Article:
August 31st, 1968: The first Isle of Wight Festival is held.

The Isle of Wight Festival was first held in the summer of 1968 and lead to similar festivals becoming a major part of British UK summers, the most famous and successful regular festival being the Glastonbury Festival. The Isle of Wight Festival saw a breakdown in control by the authorities and the subsequent celebration of countercultural freedom and people led events in the UK.

People marching at a Civil Rights, Chris Morris, 1970, From the collection of: Museum of Youth Culture

May 21st 1971: 'What's Going On? by Marvin Gaye is released

The 1971 album 'What's Going On?' by Marvin Gaye is perhaps the most significant release in the history of black popular music. It is significant because lyrically it spoke of protest, racism and injustice, combined with radio friendly mellow soul melodies. Prior to 'What's Going On?' black popular music, and Motown music had largely been concerned with romance and dancing.

DJ's playing at Nottinghill Carnival, Peter Anderson, 1983, From the collection of: Museum of Youth Culture

1972 ; King Tubby releases 'King Tubby At The Controls' and creates the template for modern dance music

Osbourne Ruddock, aka King Tubby, was an engineer who experimented with echo and tape delay; he was the first studio engineer to strip a song down just to the bass pulse, enabling toasters - or DJs - to speak and rhyme freely over the top of the recorded music.

Kids at the Lady Gomm Club in Hawstone Road, SE16, which was run by the Bede Association, Tony Othen and Bede Association, 1969, From the collection of: Museum of Youth Culture

July 7th, 1972: David Bowie performs 'Starman' on TV and invents gay pop.

A few months before 'Starman' featured on 'Top of the Pops' David Bowie had told Melody Maker he was bisexual. Homosexuality had only been made partly legal 5 years previously, so when Bowie's androgynous guitarist Mick Ronson draped his arm around the singer's shoulders, it was a seismic moment in the history of both sexual politics and sexually ambiguous pop music. The next day the conversations in schools and youth clubs across the country would concern nothing else but this brief performance.

Kids at the Lady Gomm Club in Hawstone Road, SE16, which was run by the Bede Association, Tony Othen and Bede Association, 1969, From the collection of: Museum of Youth Culture

Top of The Pops line up
6 July 1972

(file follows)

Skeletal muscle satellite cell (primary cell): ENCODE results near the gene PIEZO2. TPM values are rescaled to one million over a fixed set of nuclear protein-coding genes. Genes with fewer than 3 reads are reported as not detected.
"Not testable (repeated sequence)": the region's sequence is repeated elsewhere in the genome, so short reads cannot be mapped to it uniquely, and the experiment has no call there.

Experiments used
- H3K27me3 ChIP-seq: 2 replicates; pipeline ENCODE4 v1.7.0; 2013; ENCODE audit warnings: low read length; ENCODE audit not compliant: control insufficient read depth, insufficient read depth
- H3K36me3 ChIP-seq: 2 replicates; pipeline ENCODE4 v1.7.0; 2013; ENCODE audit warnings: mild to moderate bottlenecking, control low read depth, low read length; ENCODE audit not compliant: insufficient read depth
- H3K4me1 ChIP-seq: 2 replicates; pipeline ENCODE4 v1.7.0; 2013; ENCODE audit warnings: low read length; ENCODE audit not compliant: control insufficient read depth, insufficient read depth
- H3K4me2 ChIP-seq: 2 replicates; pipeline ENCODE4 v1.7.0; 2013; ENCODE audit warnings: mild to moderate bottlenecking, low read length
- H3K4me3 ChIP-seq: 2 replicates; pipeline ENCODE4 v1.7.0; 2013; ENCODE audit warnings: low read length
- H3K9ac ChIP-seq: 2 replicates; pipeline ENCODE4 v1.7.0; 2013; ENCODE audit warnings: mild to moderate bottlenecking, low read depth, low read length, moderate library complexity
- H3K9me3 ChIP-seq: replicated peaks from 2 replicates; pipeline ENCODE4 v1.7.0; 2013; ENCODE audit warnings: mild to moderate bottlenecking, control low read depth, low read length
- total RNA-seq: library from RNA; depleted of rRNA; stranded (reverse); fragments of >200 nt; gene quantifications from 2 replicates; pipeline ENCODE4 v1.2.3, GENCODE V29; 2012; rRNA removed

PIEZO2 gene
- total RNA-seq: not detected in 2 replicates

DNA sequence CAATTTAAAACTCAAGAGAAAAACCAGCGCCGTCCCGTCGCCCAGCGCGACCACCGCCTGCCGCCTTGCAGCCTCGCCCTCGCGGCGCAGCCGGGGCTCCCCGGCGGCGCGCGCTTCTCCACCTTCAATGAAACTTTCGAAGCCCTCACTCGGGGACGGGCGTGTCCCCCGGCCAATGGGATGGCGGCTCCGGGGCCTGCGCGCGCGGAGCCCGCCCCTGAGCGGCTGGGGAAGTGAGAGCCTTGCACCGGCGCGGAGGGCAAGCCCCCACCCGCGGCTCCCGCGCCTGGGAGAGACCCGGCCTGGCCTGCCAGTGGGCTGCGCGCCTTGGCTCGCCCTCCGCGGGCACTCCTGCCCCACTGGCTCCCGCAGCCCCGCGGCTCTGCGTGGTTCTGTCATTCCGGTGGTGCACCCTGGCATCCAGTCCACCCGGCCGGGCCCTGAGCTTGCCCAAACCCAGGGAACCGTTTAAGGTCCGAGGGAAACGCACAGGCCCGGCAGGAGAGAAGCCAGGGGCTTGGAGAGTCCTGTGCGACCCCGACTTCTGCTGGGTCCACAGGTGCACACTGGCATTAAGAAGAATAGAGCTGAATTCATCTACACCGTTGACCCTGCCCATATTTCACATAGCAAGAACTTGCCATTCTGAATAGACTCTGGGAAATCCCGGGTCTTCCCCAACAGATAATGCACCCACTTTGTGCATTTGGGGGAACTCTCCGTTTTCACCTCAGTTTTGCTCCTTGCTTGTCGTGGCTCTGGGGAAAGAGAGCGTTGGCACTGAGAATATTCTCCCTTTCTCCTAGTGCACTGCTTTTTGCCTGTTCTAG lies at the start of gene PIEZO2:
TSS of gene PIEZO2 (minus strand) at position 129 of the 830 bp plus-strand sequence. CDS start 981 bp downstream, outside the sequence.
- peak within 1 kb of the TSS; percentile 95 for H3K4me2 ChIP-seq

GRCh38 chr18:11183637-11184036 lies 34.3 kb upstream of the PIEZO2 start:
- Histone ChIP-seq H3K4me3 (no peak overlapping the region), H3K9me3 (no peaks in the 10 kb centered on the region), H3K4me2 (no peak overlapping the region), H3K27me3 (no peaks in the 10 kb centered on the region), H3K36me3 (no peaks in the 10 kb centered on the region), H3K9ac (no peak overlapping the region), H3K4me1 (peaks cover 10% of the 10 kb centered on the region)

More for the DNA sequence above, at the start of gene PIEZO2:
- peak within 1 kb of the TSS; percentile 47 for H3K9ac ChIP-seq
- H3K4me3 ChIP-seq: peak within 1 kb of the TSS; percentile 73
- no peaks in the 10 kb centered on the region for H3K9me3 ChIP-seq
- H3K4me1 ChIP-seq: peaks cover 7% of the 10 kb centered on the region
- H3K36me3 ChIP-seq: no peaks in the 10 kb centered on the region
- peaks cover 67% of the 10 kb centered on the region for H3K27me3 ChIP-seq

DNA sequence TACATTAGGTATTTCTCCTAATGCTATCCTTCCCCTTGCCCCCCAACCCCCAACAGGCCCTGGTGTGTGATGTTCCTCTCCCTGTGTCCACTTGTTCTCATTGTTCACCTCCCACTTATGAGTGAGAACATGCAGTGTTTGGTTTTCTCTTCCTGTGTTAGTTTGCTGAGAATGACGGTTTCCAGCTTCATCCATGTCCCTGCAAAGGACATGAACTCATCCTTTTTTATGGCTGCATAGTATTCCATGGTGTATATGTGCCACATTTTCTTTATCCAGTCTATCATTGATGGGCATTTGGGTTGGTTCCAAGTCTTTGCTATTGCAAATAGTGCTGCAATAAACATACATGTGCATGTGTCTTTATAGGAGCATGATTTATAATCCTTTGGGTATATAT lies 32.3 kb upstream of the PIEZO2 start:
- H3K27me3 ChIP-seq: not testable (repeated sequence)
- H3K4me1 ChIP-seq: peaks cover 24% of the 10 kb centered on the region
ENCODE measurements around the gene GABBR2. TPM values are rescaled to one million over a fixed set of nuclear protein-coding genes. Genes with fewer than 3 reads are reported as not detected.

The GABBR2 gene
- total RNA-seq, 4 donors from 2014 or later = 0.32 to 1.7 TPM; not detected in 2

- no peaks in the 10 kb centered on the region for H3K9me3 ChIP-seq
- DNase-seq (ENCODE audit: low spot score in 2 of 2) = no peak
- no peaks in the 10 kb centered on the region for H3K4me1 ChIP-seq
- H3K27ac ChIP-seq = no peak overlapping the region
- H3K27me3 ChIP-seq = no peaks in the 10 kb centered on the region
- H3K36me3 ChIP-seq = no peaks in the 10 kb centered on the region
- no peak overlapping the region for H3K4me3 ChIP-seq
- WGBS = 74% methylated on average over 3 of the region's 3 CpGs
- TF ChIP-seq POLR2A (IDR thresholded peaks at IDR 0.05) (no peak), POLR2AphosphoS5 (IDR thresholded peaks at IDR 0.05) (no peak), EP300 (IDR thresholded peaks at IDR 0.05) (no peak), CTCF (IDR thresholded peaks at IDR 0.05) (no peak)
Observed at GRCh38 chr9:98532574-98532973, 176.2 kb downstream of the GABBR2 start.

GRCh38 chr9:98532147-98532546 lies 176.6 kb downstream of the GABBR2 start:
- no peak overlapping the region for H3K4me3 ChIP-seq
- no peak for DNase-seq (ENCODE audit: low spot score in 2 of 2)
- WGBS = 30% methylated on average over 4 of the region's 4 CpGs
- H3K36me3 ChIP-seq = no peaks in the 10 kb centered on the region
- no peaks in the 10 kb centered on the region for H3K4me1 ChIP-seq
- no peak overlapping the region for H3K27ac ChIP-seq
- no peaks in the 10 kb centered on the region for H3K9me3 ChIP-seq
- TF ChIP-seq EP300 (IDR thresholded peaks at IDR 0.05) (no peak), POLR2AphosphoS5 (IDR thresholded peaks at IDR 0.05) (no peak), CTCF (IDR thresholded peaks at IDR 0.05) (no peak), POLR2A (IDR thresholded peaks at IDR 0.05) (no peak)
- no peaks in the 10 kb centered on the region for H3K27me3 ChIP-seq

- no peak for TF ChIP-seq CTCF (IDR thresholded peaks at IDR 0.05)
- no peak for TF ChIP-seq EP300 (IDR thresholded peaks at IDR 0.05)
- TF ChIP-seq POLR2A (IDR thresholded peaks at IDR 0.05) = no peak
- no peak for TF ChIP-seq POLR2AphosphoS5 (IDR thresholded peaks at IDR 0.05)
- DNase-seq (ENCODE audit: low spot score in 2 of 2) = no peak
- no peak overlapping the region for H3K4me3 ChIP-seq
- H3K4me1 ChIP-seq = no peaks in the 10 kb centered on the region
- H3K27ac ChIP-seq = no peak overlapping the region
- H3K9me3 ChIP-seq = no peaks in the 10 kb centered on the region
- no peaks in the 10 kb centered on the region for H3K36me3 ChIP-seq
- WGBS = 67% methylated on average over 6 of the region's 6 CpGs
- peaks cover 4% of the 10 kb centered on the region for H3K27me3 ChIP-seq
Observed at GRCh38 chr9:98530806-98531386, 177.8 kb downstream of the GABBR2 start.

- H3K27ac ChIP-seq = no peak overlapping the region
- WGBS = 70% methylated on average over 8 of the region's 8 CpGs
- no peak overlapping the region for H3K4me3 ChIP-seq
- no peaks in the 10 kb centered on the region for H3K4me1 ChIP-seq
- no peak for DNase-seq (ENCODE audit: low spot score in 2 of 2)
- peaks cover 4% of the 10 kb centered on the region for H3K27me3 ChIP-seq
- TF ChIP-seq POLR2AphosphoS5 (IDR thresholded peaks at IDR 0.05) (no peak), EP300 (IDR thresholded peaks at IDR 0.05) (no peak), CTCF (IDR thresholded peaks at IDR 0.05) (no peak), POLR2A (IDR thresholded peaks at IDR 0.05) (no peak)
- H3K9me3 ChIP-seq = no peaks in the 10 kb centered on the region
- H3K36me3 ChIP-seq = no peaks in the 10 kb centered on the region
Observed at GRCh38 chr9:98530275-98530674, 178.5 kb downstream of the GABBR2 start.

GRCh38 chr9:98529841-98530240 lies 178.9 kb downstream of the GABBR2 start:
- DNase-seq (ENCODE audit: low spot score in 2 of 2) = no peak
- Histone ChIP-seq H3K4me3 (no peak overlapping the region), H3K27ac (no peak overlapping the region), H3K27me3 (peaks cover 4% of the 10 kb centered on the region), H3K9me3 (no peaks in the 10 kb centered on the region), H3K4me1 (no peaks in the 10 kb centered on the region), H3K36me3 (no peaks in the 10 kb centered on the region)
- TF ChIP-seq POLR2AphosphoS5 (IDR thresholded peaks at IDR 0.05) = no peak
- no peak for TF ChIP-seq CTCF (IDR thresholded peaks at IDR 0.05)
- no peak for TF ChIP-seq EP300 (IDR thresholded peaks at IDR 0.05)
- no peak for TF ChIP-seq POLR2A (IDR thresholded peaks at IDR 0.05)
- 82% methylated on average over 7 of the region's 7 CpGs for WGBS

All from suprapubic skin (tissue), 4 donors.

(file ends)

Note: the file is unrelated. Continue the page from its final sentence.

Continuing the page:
The Who Join Together
Lulu Even If I Could Change
David Bowie Starman
The Sweet Little Willy
Frederick Knight I’ve Been Lonely For So Long (danced to by Pan’s People)
Love Unlimited Walkin’ In The Rain With The One I Love
The New Seekers Circles
Dr. Hook Sylvia’s Mother
Gary Glitter Rock And Roll (Part 2)
Donny Osmond Puppy Love
The Partridge Family Breaking Up Is Hard To Do

Lorp in a Ramones t shirt. High Wycombe, Gavin Watson, From the collection of: Museum of Youth Culture

April 23rd, 1976: Arturo Vega creates the Ramones' logo

The Ramones art director Arturo Vega created a logo for the Ramones which first appeared on their 1976 debut album. Over the next 40 years the logo became of instant symbol of rebellious youth, a transfer tattoo of shopping centre cool.

"It's the American presidential seal – anyone can use it, We share the royalties on the t-shirt and on the merchandise. A lot of the kids wearing that shirt might not even have heard of the Ramones' music. I guess if you have the shirt, your curiosity might bring you to buy the music. Whatever, it is a strange phenomenon."

Marky Ramone, The Ramones

Joe Strummer and Paul Simonon of The Clash, Peter Anderson, 1981, From the collection of: Museum of Youth Culture

November 12th, 1976: The First 'Rock Against Racism' gig

Rock Against Racism was formed as a response to rock star Eric Clapton shouting 'Keep Britain White' during a concert, as well as other deeply controversial proclamations around race and immigration.

The first RAR concert was held a few weeks later in the Princess Alice pub in Romford, Essex. Within two years of this concert, much bigger outdoor carnivals were held in conjunction with the Anti-Nazi League as a response to the rising number of racist attacks in the UK.